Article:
Reduces rate, but increases health care costs for city workers, retirees The Memphis City Council on Tuesday rejected Mayor A C Wharton's call for a 47-cent property tax hike, using one-time funds and budget cuts to deliver a property tax reduction to taxpayers. The council set the city's overall tax rate at $3.11 per every $100 of assessed value, down from the current $3.19. The annual city property tax for a $150,000 house would drop from $1,196 to $1,166. The budget Wharton had presented to the council called for a tax rate of $3.66, with $3.01 for city operations and the rest to cover the last year of funding for Memphis City Schools. The council voted to use $19.6 million of the city's $81 million in reserves, $9 million from the sale of the Defense Depot and $20 million from a reserve fund established for retiree health care costs to reduce the tax rate. "We have to be reasonable and plan for the future," said Councilman Harold Collins, who sponsored the $3.11 tax rate. Council members Collins, Bill Boyd, Joe Brown, Janis Fullilove, Wanda Halbert, Lee Harris and Reid Hedgepeth voted for the budget. Council members Kemp Conrad, Shea Flinn, Edmund Ford Jr., Myron Lowery, Bill Morrison and Jim Strickland voted against the plan. (SUBSCRIPTION) 5

Resident plans (TFP/Haman)









Tommy Coleman plans to ask Hamilton County commissioners today to hold a moment of silence rather than a prayer before their meetings. Coleman, a 28-year-old University of Tennessee at Chattanooga student, said he decided to take up the matter locally after the Freedom From Religion Foundation sent a letter to county commissioners on May 21. Though Coleman is not a member of the foundation, he said he supports its position. The foundation, based in Madison, Wis., sent the letter after an unidentified local resident complained to the group, staff attorney Patrick Elliott said. "Every 2012 prayer so far has been given 'in Jesus' name,'" Elliott wrote to the commission, and he asked commissioners to stop holding official prayers before meetings. "Myself and others feel that this is a separation of church and state issue and it is also a matter of policy for the Hamilton County Commission," Coleman said. "This has nothing to do with my religious belief or lack thereof. They are specifically praying in a Christian manner, which is OK, except that they are acting in an official capacity." Such prayers exclude residents who are Jewish, Muslim, Mormon and other faiths, Coleman said.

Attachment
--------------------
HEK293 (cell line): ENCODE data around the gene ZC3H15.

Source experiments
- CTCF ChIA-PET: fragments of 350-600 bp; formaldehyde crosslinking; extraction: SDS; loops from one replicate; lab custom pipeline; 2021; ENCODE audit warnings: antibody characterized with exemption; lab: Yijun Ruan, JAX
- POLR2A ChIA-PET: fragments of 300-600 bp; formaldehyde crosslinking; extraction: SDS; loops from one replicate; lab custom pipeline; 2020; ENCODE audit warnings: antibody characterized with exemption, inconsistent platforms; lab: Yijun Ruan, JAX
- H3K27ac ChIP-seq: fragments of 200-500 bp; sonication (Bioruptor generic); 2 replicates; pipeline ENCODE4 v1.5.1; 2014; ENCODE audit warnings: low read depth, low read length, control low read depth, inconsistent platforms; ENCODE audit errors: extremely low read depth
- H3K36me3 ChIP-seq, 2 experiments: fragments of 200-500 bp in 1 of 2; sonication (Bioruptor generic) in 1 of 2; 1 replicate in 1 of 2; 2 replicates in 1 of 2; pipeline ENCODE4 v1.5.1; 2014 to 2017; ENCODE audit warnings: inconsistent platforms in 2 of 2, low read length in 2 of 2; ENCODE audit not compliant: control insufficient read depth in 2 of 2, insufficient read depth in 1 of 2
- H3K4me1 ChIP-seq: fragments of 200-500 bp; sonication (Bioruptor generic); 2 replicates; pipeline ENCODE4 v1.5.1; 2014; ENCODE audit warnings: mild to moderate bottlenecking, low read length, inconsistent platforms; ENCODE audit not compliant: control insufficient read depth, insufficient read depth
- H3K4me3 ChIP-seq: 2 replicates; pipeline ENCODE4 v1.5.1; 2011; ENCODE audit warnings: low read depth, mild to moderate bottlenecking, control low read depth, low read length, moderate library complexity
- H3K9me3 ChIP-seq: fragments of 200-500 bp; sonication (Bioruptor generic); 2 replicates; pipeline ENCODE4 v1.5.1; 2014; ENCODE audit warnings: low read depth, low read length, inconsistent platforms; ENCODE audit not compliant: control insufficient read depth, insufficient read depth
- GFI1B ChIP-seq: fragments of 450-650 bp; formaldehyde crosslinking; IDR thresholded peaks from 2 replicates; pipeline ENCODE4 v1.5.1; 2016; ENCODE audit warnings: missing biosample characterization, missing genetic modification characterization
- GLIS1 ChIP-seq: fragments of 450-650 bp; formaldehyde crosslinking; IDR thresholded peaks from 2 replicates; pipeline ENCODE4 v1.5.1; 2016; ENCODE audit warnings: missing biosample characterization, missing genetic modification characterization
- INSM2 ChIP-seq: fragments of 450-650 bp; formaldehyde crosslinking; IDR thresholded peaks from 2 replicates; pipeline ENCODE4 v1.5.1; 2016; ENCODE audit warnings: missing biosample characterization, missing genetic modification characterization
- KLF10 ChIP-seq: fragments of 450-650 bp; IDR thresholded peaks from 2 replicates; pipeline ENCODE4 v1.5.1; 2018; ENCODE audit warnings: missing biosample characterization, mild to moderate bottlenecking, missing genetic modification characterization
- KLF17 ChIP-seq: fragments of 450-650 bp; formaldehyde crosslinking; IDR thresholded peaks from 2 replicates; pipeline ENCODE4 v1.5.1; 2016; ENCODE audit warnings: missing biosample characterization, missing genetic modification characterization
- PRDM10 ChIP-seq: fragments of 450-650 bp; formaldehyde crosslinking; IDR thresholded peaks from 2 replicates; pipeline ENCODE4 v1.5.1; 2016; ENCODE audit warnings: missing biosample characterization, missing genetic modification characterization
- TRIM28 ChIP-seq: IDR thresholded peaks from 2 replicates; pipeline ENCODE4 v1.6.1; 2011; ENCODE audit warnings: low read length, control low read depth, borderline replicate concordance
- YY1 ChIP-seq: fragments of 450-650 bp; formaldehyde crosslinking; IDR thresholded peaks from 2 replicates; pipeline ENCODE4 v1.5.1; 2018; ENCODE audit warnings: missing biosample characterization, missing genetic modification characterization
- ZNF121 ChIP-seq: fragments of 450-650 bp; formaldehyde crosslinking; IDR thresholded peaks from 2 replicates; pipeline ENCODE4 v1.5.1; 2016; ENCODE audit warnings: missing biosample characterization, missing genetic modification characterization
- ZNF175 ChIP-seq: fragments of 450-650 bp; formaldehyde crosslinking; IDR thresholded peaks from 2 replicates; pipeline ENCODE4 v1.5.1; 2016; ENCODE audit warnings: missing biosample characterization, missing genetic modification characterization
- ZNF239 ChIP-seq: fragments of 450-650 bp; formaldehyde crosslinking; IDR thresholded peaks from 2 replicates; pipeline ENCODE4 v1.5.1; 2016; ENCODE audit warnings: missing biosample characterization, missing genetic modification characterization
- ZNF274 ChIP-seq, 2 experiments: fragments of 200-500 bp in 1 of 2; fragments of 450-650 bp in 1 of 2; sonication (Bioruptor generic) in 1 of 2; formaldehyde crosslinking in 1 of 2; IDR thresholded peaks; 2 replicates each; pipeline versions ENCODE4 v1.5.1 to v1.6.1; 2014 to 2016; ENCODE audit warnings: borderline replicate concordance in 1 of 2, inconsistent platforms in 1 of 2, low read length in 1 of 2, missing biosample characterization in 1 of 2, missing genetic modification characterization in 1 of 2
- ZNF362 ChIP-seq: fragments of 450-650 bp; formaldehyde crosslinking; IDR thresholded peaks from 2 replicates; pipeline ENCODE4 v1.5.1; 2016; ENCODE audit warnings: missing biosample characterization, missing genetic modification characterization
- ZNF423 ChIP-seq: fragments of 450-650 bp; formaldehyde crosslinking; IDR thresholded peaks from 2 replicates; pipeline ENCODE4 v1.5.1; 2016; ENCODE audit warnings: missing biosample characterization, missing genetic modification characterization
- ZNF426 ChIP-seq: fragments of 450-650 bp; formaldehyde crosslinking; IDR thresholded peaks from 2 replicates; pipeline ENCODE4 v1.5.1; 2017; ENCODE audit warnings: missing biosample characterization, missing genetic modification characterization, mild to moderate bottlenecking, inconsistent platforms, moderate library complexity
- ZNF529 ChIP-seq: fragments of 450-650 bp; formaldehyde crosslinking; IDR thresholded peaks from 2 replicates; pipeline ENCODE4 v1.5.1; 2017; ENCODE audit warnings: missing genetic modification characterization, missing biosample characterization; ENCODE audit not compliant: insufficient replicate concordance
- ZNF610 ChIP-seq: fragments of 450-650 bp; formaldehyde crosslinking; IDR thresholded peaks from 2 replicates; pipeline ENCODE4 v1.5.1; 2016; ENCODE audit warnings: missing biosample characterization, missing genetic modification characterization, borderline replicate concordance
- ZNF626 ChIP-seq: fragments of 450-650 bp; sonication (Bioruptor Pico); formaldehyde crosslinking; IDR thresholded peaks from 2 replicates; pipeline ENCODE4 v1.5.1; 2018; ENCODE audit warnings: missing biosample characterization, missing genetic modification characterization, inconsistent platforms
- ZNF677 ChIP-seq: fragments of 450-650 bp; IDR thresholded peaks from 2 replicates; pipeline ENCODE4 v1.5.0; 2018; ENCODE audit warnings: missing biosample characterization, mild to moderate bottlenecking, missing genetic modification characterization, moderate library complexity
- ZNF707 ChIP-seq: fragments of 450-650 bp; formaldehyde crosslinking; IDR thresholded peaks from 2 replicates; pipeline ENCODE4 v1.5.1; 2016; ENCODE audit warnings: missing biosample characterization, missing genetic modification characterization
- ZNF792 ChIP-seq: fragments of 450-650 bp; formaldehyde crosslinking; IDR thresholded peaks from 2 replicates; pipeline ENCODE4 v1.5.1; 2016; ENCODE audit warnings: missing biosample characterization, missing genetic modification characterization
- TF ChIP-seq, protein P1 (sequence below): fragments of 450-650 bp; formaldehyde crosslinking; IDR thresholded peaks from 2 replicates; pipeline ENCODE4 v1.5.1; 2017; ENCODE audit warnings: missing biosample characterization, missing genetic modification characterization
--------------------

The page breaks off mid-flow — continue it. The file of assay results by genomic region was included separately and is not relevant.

Tennessee's 3rd District election splits Republicans (Times Free-Press/Carroll)